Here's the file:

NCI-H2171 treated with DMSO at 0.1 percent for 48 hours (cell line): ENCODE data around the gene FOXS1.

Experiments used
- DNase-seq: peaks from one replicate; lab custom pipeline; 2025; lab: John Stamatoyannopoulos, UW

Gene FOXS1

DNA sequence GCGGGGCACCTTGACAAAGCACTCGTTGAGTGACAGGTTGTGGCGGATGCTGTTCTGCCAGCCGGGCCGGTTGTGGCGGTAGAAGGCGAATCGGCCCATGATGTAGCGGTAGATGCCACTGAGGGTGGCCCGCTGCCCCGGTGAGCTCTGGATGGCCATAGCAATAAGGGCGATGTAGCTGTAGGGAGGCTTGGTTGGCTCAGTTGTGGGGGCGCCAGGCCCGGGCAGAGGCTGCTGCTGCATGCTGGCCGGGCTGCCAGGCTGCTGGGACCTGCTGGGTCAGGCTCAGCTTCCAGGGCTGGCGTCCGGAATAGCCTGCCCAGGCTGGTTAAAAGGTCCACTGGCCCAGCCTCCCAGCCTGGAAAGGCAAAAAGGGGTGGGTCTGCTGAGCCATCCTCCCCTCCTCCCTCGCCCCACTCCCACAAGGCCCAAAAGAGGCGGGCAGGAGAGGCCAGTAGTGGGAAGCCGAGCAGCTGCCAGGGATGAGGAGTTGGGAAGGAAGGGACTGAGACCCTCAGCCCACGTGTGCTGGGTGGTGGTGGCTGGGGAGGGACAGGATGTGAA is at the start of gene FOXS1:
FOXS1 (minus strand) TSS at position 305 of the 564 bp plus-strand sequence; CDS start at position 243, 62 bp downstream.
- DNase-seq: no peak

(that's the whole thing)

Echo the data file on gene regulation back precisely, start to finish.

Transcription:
NCI-H2171 treated with DMSO at 0.1 percent for 48 hours (cell line): ENCODE data around the gene FOXS1.

Experiments used
- DNase-seq: peaks from one replicate; lab custom pipeline; 2025; lab: John Stamatoyannopoulos, UW

Gene FOXS1

DNA sequence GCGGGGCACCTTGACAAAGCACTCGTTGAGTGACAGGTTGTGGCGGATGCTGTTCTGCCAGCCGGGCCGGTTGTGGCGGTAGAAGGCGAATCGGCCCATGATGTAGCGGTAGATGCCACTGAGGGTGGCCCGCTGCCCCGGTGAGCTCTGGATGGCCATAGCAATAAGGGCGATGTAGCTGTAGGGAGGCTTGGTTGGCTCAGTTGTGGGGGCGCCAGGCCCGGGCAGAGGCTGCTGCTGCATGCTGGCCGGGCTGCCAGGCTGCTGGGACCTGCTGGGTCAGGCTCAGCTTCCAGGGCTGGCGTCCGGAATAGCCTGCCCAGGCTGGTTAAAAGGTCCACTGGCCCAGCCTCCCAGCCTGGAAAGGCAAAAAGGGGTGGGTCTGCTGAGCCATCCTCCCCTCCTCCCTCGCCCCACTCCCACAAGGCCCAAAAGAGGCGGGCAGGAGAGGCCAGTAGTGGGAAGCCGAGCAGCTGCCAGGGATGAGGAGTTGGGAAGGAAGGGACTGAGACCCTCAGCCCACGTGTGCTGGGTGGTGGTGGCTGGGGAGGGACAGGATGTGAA is at the start of gene FOXS1:
FOXS1 (minus strand) TSS at position 305 of the 564 bp plus-strand sequence; CDS start at position 243, 62 bp downstream.
- DNase-seq: no peak